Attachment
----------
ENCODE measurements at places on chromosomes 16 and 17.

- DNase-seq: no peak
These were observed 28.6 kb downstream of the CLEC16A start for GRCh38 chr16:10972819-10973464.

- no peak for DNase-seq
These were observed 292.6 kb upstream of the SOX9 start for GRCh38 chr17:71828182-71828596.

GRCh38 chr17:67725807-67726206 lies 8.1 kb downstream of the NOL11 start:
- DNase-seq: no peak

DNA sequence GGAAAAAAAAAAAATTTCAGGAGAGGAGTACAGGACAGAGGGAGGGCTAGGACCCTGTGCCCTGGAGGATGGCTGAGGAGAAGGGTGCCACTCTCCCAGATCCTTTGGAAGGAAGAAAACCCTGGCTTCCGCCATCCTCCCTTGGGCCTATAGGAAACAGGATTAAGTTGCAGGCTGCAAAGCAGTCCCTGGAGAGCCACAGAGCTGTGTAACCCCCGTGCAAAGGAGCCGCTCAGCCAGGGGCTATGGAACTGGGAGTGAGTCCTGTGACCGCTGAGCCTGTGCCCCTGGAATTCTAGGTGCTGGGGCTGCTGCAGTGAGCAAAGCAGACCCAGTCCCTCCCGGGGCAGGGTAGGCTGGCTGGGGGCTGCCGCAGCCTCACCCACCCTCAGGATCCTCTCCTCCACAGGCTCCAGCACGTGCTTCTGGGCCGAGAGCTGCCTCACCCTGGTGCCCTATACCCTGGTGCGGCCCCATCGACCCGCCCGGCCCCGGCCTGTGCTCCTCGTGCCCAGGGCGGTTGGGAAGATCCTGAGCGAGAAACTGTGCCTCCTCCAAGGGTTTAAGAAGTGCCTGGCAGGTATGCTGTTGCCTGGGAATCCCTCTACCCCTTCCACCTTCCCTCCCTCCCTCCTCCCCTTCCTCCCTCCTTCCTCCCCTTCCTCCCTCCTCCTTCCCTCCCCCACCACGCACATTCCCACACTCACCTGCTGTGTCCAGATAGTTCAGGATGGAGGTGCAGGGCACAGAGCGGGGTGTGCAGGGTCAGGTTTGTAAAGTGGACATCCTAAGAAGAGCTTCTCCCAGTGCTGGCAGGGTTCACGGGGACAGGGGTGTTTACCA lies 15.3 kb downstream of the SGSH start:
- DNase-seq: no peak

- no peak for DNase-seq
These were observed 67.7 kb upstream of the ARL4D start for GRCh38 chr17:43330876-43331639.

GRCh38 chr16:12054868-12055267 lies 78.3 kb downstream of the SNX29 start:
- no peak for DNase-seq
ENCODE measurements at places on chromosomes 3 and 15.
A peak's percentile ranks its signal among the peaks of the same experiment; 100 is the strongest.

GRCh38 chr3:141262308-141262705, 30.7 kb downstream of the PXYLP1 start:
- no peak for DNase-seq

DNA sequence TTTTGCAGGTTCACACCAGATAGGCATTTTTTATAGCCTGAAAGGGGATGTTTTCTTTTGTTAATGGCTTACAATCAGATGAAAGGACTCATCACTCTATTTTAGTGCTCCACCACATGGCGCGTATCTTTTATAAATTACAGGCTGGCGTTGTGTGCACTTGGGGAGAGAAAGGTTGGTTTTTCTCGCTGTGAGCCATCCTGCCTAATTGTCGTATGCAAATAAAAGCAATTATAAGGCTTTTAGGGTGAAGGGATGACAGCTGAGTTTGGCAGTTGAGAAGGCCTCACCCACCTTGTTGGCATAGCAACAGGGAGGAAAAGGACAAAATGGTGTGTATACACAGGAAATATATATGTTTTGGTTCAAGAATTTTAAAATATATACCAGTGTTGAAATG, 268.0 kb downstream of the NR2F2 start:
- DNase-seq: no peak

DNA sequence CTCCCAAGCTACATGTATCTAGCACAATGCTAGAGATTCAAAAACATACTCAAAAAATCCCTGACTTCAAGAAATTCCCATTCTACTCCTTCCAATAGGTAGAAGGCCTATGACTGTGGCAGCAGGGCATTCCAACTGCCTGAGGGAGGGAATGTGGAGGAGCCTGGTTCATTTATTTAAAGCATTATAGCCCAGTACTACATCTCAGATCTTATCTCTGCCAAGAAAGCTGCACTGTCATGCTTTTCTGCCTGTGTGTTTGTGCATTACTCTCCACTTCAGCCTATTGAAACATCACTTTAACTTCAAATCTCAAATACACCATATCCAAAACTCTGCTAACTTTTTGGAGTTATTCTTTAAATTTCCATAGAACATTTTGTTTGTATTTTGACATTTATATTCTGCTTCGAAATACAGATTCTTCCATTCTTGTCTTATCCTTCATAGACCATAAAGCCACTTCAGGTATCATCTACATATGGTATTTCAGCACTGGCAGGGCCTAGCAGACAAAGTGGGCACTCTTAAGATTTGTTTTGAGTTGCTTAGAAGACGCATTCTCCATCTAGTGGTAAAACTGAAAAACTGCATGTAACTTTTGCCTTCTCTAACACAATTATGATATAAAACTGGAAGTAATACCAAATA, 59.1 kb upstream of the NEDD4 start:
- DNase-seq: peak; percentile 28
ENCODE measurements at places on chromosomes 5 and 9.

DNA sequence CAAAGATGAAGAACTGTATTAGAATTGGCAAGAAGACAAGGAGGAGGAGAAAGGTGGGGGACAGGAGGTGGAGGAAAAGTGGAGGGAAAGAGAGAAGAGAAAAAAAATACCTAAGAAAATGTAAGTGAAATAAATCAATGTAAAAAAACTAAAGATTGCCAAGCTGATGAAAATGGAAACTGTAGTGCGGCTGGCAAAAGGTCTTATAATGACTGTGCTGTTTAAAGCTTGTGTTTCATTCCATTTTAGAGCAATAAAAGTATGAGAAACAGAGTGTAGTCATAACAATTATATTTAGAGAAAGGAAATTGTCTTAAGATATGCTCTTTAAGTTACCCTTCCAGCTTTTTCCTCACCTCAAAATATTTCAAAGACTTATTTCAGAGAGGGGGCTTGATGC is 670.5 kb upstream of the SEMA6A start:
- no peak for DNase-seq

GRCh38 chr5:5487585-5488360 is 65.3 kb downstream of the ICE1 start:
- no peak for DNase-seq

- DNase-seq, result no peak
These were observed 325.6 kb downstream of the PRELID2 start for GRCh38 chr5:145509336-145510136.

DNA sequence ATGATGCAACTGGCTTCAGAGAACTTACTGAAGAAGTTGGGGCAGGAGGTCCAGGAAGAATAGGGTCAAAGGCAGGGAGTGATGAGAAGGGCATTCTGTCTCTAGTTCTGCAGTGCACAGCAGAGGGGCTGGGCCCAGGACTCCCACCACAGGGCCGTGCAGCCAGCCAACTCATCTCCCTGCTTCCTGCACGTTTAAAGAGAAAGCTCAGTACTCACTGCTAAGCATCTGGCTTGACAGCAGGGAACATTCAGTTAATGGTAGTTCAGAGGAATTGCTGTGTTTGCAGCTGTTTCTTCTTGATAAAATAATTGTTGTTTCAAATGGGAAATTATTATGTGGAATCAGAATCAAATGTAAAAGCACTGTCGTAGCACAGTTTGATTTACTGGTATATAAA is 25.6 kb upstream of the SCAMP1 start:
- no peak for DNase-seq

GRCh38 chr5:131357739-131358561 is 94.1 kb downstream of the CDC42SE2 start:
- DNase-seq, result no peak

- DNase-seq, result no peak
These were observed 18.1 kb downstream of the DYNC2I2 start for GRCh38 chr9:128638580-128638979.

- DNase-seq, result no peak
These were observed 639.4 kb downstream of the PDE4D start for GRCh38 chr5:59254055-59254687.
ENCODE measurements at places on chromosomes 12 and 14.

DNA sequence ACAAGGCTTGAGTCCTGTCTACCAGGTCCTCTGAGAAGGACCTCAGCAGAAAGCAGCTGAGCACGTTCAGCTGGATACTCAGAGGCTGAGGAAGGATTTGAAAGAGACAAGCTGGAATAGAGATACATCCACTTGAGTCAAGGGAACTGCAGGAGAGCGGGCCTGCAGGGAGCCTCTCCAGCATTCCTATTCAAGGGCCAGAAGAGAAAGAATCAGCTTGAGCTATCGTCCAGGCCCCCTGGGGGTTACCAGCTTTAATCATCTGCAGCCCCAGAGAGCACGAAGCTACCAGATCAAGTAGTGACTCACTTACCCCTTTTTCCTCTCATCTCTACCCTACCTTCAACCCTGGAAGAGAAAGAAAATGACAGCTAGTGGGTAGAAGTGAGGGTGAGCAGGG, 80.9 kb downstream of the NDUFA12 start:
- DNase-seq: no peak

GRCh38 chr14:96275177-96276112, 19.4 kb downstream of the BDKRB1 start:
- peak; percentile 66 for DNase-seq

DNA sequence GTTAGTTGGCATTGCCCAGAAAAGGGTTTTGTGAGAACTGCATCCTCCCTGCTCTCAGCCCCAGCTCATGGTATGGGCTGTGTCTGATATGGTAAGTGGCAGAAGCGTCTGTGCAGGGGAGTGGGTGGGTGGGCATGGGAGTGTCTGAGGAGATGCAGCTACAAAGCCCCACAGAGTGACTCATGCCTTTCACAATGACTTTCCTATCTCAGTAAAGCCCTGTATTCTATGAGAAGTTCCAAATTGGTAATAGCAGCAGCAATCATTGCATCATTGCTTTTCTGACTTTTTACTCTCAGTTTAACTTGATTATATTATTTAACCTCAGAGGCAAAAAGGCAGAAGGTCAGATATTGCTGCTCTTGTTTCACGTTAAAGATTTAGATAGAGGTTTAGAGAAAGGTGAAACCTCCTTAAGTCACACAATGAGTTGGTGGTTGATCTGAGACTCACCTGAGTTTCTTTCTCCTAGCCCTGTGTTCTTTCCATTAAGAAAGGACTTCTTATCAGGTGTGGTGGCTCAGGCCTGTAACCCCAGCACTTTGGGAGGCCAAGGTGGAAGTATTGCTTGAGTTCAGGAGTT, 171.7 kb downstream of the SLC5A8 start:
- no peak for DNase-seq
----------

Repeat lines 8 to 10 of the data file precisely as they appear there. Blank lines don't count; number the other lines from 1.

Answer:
DNA sequence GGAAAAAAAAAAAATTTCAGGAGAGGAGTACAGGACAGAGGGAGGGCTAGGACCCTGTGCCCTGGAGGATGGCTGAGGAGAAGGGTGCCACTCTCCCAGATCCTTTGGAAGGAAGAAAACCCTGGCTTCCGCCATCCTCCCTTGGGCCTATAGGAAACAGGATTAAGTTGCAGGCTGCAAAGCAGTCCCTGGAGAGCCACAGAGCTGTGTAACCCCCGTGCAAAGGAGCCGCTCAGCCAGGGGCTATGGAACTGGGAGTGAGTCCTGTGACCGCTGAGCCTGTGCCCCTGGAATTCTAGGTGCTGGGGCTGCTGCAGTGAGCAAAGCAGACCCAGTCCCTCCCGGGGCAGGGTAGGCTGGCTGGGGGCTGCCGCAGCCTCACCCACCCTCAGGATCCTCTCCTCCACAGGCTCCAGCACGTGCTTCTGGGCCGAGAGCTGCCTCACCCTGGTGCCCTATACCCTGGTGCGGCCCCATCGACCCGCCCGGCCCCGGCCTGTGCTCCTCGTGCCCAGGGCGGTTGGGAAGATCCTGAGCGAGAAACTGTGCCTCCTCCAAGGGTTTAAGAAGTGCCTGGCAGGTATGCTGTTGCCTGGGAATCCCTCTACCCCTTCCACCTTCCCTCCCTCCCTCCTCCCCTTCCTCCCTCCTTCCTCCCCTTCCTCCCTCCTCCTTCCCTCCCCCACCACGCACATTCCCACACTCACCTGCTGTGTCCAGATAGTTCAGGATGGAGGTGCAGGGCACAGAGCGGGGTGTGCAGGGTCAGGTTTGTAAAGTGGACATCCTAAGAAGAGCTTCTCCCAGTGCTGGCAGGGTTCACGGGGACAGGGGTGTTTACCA lies 15.3 kb downstream of the SGSH start:
- DNase-seq: no peak

- no peak for DNase-seq